Me: “Give me one moment…”

(My manager is already prepared to take the call.)

Manager: “Sir, I can not… no, WILL NOT allow someone in my department to commit sales fraud. We will not sell a customer a service they already have. That’s illegal and could get the company in a lot of trouble. Do your job and stop trying to get MY reps fired!”

(My manager then escalated the call to the tech manager, who fired the tech on the spot!)

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What A Buckle Head

| Working | December 26, 2012

(My father has just gotten into an accident. He has minor injuries but his motorcycle is done for. When the ambulance arrives, this happens.)

Paramedic #1: “Were you wearing your seatbelt?”

My Dad: “…Where did you find me?”

Paramedic #1: “On the side of the road.”

My Dad: “And what was next to me?”

Paramedic #1: “A motorcycle.”

My Dad: “There you go!”

Paramedic #1: “Sir, that’s no reason to not wear your seatbelt.”

My Dad: *facepalm*

Paramedic #2: *laughs*

My Dad: *jokingly* “And the airbag didn’t deploy, either!”

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Almost An Endless Conversation

| Working | December 26, 2012

(I’m a customer at a restaurant;there’s a huge sign outside that says, “Get endless refills your large soft drink for an extra 25p!”. However, they only have medium cups left. So, I fill up a medium and take it to the counter, figuring if I’m getting endless refills it doesn’t matter what cup size I’m using.)

Me: “They didn’t have any large cups left, but I want to do the endless refills offer.”

Cashier: “£2 please.”

Me: U”m… no. I want the endless refills offer.”

Cashier: “Yeah, you can get a refill once you’ve finished.”

Me: “And I don’t have to pay any more?”

Cashier: “No, you have to pay for another drink: £2.”

Me: “Doesn’t ‘endless refills’ mean that you can refill your drink as many times as you want for one price?”

(At this point, a supervisor walks over.)

Supervisor: “Is everything alright here?”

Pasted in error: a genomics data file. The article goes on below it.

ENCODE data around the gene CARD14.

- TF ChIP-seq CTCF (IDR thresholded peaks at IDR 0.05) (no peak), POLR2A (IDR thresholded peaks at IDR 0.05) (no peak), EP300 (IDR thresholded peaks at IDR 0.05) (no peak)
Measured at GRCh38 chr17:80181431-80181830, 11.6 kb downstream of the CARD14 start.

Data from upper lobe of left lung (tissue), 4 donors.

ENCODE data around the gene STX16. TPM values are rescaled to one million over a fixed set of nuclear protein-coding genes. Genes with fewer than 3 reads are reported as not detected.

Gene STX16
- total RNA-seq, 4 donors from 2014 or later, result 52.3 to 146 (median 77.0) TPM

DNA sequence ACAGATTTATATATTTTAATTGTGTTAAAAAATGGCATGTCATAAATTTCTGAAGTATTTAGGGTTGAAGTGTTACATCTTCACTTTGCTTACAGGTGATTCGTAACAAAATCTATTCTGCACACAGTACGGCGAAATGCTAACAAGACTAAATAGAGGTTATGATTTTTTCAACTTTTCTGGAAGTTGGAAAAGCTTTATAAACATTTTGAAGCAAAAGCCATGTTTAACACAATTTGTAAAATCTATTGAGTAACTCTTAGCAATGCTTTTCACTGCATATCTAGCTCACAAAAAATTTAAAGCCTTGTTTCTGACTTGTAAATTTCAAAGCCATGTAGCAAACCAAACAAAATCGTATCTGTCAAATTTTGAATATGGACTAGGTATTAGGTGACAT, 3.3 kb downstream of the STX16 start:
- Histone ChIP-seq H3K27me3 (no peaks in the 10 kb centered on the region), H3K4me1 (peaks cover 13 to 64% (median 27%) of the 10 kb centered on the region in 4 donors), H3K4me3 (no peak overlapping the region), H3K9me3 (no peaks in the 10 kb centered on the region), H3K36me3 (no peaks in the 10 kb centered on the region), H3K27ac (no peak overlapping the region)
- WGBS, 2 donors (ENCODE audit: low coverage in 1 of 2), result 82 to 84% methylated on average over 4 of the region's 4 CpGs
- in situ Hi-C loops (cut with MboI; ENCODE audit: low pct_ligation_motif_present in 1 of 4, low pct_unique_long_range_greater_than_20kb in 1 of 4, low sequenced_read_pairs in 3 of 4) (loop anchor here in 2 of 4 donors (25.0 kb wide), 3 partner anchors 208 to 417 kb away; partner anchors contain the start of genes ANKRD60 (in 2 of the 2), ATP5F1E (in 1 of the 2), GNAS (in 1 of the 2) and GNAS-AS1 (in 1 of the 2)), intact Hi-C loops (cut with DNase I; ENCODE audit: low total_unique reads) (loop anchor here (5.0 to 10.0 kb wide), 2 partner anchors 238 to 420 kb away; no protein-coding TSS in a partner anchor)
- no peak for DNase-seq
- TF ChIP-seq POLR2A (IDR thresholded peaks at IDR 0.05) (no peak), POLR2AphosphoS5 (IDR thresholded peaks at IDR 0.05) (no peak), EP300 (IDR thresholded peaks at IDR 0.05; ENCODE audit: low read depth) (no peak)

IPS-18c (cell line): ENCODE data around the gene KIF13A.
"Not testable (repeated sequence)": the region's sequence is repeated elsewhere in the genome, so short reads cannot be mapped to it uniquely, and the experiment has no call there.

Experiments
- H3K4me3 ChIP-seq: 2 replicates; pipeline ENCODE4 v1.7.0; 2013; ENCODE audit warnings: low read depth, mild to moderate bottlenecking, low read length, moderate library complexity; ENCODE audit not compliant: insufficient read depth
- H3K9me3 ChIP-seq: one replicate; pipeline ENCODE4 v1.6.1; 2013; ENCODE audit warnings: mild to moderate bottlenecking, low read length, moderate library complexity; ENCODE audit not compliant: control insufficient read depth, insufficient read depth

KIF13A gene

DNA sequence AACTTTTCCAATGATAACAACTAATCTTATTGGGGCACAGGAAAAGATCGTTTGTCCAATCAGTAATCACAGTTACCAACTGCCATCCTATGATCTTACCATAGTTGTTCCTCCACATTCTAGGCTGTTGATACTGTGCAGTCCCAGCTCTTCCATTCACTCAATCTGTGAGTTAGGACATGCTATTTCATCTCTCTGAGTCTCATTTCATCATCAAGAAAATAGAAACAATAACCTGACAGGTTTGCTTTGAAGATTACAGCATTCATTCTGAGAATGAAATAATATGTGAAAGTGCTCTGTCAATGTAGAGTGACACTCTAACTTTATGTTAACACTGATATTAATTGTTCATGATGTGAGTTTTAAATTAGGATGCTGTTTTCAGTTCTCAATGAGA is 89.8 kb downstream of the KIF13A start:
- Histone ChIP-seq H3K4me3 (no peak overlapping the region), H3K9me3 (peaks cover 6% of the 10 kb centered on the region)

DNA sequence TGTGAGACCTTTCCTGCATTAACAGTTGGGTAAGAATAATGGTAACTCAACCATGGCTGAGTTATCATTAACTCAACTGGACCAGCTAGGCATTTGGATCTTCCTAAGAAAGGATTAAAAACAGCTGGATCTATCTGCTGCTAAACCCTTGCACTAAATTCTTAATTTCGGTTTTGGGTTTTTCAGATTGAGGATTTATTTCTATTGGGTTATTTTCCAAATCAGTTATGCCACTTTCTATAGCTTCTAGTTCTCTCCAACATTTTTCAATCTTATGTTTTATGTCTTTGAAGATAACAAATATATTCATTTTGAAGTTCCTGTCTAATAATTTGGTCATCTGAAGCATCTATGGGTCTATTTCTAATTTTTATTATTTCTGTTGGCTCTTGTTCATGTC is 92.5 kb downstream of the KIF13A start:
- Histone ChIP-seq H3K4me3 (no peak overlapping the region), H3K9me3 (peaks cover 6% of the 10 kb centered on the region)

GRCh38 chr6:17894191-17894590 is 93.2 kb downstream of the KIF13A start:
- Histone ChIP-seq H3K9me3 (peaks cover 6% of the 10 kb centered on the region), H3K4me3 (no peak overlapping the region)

Me: “Yeah, I wanted to get the endless refills for £2.75.”

Supervisor: “You can refill your drink once you’ve finished.”

Me: “For free?”

Supervisor: “No, you have to pay for another drink.”

Me: “There’s a huge sign outside the restaurant offering endless refills for £2.75.”

(She goes outside and looks at the sign, then comes in and speaks to the manager. After a couple of minutes, she comes back in.)

Supervisor: “Sorry about that, sir, nobody told us about it. Oh, but the sign says you need to be buying a large drink.”

Me: “Yeah, but you don’t have any large cups left. But if I pay for a large, and I’m getting free refills, surely it doesn’t matter how big the cup is?”

(She stares pensively for a moment.)

Supervisor: “No. No, you’re right. That’s £2.25, then.”

Me: “No, it’s £2.75.”

Supervisor: “No, the sign says 25p extra.”

Me: “Yeah, but it needs to be a large cup.”

Supervisor: *stares for a moment again* “Yeah, yeah you’re right.”

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Checks & Dalliances

| Working | December 26, 2012

(Two months after submitting an accident report form following a minor accident, my insurer starts sending me duplicate forms to fill in. After receiving a second group of forms, I call them.)

Employee: “How can I help you?”

Me: “Please stop sending me accident report forms.”

Employee: “Oh, so you don’t like them?”

Me: “I’ve already filled one in, and sent you supplementary evidence.”

Employee: “The system says it’s not been received.”

Me: “That’s certainly not the case.”

Employee: “Just because you’ve sent it to us doesn’t mean we’ve received it.”

Me: “I’ve already discussed the contents with one of your staff.”

Employee: “Ah, in that case… yes, here it is, on the system! Definitely received. Is there anything else I can help you with?”